By Sister Andrea Catubig
Whenever I visit a family belonging to the Subanen indigenous people in the Philippines, I hear Palad-palad or “thank you” time and again.
More than 10 months have passed since I received a Sisters of Mercy grant for my ministry with the Subanen people, who live on Mindanao Island and suffer countless indignities, from ongoing colonization to exploitation by companies that extract minerals from their lands. But still I hear “palad-palad.”
“Subanen People Arise” is the name I gave to the Mercy grant project, and I set out ambitious objectives including empowering them to stand for their rights, defend their culture, traditions and language to sustain them for the next generation, and protect their land and be recognized as a community that cares for the Earth. In addition, we hope to empower them with enhanced skills and craftmanship.
Looking back, I realize that in the early days I felt disappointed with the initial response of the Subanen people. They seemed reluctant to accept the project, and doubtful. I waited patiently for their openness to the promptings of the Holy Spirit. To my delight, the people slowly accepted the possibilities of the project.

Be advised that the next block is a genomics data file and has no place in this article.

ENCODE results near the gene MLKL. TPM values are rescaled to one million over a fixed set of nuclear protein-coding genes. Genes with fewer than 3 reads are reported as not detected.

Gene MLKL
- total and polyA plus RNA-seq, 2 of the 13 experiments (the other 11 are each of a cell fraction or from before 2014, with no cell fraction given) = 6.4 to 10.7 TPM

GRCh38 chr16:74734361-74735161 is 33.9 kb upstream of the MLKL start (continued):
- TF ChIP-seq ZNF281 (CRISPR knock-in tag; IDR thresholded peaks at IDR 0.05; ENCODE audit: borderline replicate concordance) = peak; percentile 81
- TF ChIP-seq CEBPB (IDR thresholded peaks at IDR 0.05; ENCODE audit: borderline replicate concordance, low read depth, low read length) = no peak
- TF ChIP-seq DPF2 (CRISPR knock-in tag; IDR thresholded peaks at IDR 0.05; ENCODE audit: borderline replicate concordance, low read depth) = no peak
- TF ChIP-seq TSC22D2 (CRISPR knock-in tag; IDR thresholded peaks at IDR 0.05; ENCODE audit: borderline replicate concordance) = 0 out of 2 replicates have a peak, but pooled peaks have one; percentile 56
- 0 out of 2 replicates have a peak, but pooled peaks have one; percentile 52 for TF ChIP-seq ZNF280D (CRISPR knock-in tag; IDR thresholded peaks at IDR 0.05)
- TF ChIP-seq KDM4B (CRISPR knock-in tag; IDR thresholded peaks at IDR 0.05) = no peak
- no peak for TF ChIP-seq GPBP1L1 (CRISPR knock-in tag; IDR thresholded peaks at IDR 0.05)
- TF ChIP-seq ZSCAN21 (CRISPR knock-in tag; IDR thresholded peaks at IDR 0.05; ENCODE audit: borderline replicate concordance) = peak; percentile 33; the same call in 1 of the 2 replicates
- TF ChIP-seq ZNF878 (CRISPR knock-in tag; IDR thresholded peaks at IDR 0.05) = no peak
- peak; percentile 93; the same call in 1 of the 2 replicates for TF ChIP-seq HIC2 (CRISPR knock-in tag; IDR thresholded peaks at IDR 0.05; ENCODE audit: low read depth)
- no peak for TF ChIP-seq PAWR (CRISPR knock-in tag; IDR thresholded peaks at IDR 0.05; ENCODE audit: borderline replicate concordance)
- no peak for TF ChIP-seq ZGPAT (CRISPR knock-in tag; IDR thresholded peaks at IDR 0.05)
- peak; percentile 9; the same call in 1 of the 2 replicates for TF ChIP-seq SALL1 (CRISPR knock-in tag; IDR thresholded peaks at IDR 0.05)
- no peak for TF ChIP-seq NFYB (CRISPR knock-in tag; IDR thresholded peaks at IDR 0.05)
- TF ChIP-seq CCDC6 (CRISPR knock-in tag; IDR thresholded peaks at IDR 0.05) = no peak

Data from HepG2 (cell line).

I started organizing groups for cultural dances and songs, and I was grateful to see their happiness with their growth in their own culture and with the recognition they received from others around them. I was grateful for their learnings.
The next step was to encourage development of other skills that could help them improve their livelihood. Sister Corazon Dongallo had introduced beadmaking to the people more than 20 years ago in Milagrosa, one of the barangays or neighborhoods. Though this craft did not flourish well, I asked those who had learned to share their expertise with Subanen communities in the area. One of the 10 women with strong beadmaking skills, Josie Hubid Poe, joined the effort as the teacher, for which I gave her an honorarium.
At present six barangays have responded with around 40 individuals, and the number is increasing. Hopefully the people will learn the beadmaking art and pass it on to their younger generation who can use this skill to earn a livelihood. I plan to look for a marketplace where they can display and sell their finished products.
“Caring for the Earth,” as encouraged by Pope Francis in his Laudato Si’ encyclical, is also a way of life I am encouraging within the Subanen community. The people are tending home gardens and planting fruit trees as part of their efforts to make their surroundings green, clean and sustainable.
As members of an indigenous community and a minority, the Subanen people face many struggles. The Mercy mission here is all about journeying with the Subanen people. Together we will continue “Making Mercy Real” together. Palad-palad.
Editor’s note: Click here to watch an 18-second Subanen dance video.